A rich TV writer yelled at me on a political talk show recently. He’d been arguing that Arnold Schwarzenegger’s popularity is sinking because parents, himself included, were angry that the governor wasn’t being sufficiently deferential to California’s public school teachers.
“Every single teacher my daughter has had,” he said, “has been a great teacher.”
And maybe, I thought, all the children there are above average? What I said was: “You’re delusional."When it comes to their children’s schools, well-off baby-boomer parents can work themselves into flights of fancy that send them soaring straight out of the real world.
This guy managed to cram several levels of nonsense into a few minutes of air time: that the few lucky parents whose kids attend the city’s handful of elite public elementary schools affect poll numbers or are typical of California public school parents generally; that bellowing out the name of your small child’s school (“Canyon Charter School!”) on national TV is a good idea; that charter schools in neighborhoods like this pricey enclave near Santa Monica, where homes typically cost $3 million (meaning property taxes can be more than private school tuition) are, in any practical sense, really public schools at all.
I checked out Canyon Charter: Half the parents have graduate degrees, almost 70% of the students are white and 10% are Asian -- not exactly typical of L.A., where most public school students are Latino and poor. Yet on a parent website, happy Canyon Charter families approvingly cited the “broad mix of students of all ethnic and social backgrounds” and “good racial mix.” Well, of course they like the social and racial mix, I thought. It’s mainly rich white kids.
Privileged L.A. parents will put up with their kids mixing with others not of their ilk, though, if a school is a brass ring -- especially one that lets them brag about their devotion to diversity. But you sometimes have to wonder about their reasoning. Take Seeds Elementary at UCLA, which, because it’s run by the university’s education department, tries to approximate the ethnic composition of the Los Angeles Unified School District.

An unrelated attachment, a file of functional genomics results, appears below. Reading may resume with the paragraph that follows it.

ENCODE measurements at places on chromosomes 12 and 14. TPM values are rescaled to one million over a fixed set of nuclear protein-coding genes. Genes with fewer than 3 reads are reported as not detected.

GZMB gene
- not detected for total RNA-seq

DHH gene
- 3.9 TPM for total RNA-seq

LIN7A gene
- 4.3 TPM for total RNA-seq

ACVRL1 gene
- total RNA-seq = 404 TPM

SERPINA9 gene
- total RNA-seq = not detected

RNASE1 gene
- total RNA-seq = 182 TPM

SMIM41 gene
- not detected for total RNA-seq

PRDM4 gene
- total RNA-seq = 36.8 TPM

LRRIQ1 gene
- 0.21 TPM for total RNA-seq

I once asked a Seeds mother why she didn’t just send her child to one of those real L.A. public schools that Seeds so carefully mirrors, saving thousands of dollars in tuition. “Very funny,” she said icily. But I wasn’t trying to be funny -- just curious about the paradox that parents who turn up their noses at the LAUSD can be so frantic about getting their kids into a supposed clone-school that they’ve been known to sue when disappointed.
I generally take a flinty-eyed view of school. But a few years ago, I became caught up in a dizzying vortex of prestigious school fantasy when I tried to get my daughter, then 11, into an elite private girls’ school. The screenwriter mom who led our parents tour chatted happily about how her daughter was now exposed to “the real world” thanks to this school: “Her first week here she left her wallet on top of her backpack in the hall and it was stolen!” I thought, “Where’s she going with this?” “We have such a wonderful, diverse group of scholarship girls here,” the mom explained. “So that was certainly a life lesson for my daughter.”
Did I really think we’d fit in at a school so posh that stolen wallets are considered a fabulous extra benefit of diversity? By that point, I was so dazzled by the five years of Latin and glamorous aura of Gatsby-like privilege that I wasn’t thinking.
When the rejection letter came, I’m ashamed to confess I burst into tears. My daughter, on the other hand, was unperturbed, although curious to see the letter herself. “Do they stamp a big red ‘L’ for loser on the outside of the envelope?” she asked excitedly.
She reminded me of my own mother, who never would have cried at such a thing in a million years. No, when it comes to living in a parental fantasy and, we’re talking about my generation. And public schools won’t improve until even pseudo-populist parents like that TV writer, whose children are somewhat sheltered from bad classrooms and worse teachers, face facts.